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King Games, maker of the popular Candy Crush Saga, just filed for an IPO expected to value what the founders call “The Kingdom” at $5 billion. Meanwhile, fellow Swedish game studio Mojang has trodden a determinedly indie path, making nearly $240 million in revenue last year with 35 employees and zero investors.
Mojang’s three founders, Minecraft creator Markus “Notch” Persson, Scrolls designer Jakob Porser, and CEO Carl Manneh, have a board meeting once a month. “We like to eat meat,” says Manneh. “So we go out and have a meal at a favorite meat restaurant in Stockholm, and we make very, very quick decisions. I’ve been involved in other companies where you have an external board and maybe venture capital who are part of the decision-making, but this is just us three. We can change the strategy of the company in one evening. That’s the strength of Mojang. We are independent.”
Minecraft is one of world’s best-selling games. Over 15 million people bought a copy for one of its multiple platforms — Mac, Windows, Linux, Xbox, Android, and iOS — in 2012. It finds use in education, architecture, city planning, and art. London’s Victoria and Albert Museum just hosted an event celebrating all things Minecraft. The United Nations uses it to involve young people in urban planning.
Mojang is three years old, and according to Swedish tech news site IT24, it made pretax profits of $89 million (580 million Swedish kroner) in 2012, with Persson personally receiving $98 million (640 million kroner) in Minecraft licensing fees. Yet Mojang’s founders didn’t set out to create a large company or become millionaires; they just like making games. Now they want to make Mojang the best workplace in the world.
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The early days
The understated, soft-spoken Manneh told me Mojang’s story. In 2010, Manneh was the CEO of photo album startup jAlbum. He hired Persson, who had already released the first version of Minecraft, as a web developer. When Minecraft started to take off, Persson decided to set up a games studio called Mojang (which means “gadget” in Swedish) with fellow game designer Porser. Persson asked Manneh if he knew anyone who could run the business side of Mojang. Manneh volunteered himself, hired a team, and found an office while still running jAlbum. By the time this new game company officially launched in January 2011, it consisted of seven people. Minecraft had already sold one million copies.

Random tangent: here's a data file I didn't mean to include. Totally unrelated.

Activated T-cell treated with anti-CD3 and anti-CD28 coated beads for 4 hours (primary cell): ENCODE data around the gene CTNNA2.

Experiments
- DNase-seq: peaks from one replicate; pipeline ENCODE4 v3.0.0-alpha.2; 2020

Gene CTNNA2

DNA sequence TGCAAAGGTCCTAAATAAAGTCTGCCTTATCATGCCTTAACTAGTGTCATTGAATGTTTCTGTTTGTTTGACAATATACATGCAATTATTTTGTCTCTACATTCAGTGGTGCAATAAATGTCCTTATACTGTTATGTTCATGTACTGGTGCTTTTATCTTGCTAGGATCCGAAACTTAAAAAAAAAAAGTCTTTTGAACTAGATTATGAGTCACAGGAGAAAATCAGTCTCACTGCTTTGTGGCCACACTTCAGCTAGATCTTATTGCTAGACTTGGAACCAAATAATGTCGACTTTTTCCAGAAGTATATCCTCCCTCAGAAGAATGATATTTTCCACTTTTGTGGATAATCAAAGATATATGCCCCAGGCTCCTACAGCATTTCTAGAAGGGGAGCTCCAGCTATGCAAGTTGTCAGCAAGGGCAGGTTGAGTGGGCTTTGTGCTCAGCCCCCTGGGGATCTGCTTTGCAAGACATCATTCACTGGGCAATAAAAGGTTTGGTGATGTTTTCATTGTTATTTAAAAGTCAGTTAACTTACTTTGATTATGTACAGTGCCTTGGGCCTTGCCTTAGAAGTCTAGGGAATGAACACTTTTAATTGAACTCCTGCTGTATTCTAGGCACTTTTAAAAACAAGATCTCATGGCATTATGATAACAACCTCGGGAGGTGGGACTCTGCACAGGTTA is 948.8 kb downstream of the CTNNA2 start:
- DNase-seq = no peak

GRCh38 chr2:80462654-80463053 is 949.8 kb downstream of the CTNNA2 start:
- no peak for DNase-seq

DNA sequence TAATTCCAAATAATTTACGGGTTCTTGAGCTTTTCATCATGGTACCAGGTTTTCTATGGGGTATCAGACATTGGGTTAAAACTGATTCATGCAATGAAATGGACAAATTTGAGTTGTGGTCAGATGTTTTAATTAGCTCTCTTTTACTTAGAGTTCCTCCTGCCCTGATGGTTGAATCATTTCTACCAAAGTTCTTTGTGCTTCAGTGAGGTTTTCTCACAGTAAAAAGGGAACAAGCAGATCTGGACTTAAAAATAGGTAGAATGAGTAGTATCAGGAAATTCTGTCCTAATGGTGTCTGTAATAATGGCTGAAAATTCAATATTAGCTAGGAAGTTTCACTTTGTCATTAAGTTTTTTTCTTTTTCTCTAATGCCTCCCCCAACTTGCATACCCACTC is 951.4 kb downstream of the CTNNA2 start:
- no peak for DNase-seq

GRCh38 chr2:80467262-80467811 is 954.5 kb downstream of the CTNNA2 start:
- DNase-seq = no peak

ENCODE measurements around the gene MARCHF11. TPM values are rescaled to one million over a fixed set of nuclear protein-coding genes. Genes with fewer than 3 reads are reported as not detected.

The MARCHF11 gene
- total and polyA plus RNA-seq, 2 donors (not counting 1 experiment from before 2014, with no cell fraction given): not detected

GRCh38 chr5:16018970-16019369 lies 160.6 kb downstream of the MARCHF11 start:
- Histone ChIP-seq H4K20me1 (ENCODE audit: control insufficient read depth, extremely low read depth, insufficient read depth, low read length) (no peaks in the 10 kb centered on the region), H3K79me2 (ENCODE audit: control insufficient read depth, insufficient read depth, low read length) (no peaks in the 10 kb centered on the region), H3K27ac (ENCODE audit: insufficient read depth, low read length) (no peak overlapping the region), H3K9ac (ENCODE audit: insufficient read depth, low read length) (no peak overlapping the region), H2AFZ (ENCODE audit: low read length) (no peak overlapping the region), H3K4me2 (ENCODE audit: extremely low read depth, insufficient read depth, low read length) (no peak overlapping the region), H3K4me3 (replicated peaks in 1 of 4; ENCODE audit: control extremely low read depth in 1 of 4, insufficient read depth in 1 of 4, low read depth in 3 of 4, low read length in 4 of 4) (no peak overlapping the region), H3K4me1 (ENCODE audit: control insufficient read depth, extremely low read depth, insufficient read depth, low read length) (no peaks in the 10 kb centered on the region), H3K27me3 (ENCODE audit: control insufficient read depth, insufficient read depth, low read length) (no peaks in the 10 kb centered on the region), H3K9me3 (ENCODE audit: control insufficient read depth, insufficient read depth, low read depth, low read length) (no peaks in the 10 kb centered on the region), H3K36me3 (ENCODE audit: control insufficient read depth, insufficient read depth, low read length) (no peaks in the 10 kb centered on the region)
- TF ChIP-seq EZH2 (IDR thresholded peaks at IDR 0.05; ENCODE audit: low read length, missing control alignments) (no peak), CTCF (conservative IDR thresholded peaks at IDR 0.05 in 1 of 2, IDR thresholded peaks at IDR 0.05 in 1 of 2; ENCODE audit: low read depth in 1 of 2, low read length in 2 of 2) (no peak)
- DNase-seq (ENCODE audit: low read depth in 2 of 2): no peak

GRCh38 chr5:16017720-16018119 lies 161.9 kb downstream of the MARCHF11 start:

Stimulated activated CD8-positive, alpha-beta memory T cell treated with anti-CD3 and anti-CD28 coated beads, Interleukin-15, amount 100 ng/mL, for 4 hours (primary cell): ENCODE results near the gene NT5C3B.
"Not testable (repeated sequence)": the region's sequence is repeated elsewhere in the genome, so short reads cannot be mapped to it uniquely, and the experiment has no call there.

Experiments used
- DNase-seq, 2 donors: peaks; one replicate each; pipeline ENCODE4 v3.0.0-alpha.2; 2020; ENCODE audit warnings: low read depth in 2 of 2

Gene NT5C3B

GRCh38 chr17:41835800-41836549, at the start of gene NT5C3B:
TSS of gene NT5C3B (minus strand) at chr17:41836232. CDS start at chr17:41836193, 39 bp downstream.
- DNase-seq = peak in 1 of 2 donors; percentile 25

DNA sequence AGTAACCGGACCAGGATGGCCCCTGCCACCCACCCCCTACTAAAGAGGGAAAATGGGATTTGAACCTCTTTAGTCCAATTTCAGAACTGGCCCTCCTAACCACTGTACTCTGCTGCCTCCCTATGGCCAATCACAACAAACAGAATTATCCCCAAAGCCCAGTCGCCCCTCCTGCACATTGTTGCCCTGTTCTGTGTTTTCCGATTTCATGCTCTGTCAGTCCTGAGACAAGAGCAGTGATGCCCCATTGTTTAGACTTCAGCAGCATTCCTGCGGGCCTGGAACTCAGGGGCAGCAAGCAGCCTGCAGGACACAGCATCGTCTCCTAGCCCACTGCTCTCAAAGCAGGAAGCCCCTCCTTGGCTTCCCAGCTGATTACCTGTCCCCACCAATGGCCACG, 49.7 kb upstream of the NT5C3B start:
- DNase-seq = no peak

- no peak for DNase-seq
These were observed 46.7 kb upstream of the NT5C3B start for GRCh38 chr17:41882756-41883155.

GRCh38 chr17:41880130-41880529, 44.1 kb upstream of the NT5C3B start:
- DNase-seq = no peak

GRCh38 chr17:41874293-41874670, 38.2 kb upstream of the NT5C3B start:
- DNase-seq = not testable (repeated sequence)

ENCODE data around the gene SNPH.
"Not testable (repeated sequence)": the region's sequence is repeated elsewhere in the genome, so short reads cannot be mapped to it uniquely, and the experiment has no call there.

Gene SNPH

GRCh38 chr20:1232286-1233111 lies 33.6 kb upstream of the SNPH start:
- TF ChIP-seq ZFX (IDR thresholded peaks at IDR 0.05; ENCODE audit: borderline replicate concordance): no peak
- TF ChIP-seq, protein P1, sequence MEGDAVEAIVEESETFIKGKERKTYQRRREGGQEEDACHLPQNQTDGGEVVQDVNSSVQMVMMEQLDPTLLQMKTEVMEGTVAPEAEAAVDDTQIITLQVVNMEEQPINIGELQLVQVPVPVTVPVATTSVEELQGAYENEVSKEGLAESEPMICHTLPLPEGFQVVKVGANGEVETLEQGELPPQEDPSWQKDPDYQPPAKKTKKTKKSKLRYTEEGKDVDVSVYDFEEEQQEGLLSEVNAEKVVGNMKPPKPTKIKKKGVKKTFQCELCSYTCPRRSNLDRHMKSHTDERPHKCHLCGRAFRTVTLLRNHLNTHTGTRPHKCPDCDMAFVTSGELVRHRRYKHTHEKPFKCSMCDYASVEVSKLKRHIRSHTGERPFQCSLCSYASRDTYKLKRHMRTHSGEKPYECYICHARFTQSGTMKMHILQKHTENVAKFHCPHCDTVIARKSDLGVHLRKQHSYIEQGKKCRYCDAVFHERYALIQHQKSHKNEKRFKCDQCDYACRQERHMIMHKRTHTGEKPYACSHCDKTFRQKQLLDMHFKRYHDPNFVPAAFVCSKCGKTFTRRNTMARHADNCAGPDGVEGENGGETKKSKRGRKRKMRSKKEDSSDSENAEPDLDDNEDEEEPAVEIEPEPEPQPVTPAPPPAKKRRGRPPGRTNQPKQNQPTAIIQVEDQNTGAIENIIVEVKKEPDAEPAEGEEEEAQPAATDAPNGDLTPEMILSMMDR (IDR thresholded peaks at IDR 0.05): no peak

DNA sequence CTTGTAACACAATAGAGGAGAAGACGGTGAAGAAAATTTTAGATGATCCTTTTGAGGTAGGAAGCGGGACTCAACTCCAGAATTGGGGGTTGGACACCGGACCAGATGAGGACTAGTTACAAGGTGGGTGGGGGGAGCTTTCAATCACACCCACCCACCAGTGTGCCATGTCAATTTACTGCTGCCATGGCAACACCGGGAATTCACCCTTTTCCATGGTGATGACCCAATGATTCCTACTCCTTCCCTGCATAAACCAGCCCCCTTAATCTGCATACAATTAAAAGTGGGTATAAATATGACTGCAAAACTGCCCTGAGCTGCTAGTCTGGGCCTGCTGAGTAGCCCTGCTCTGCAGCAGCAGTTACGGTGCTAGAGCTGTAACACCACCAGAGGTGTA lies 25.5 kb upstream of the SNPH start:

Since then, Minecraft sales have climbed to spectacular heights, turning it into a global phenomenon and Persson into a gaming rockstar. According to Manneh, hundreds of people make their living on Minecraft’s coattails, including an entire ecosystem of YouTube video makers and Minecraft server hosts.
Office space, Mojang-style
Mojang’s extraordinary office is modeled after an English gentlemen’s club. “We wanted to make an environment which feels more like a home rather than an office. We saw in our previous office that people were there from 8 a.m. in the morning until 12 at night. It’s a very social environment,” Manneh explains.
The central area has a pool table and pinball machine. Pairs of Chesterfield sofas sit on a tartan carpet beneath hand-painted oil portraits of each and every staff member. “Our big meeting room is designed after James Bond movies in the 1970s, so it has golden carpets and golden wallpaper, and everything is oak and dark wood,” says Manneh. The CEO’s favorite room is the movie theater/games room, where Tuesday is Movie Night, for which Mojangsta JunkBoy even designs fliers. On Friday afternoons the whole company plays games.
Recently, a variety of indie Xbox Live games have been popular with the developers: Mount your Friends, One Finger Death Punch, and Hidden in Plain Sight. The staff also plays NHL 2014 and Counter-Strike: Global Offensive regularly. The games room houses a huge range of board and card games, including Cosmic Encounter, Magic: The Gathering, and Android: Netrunner.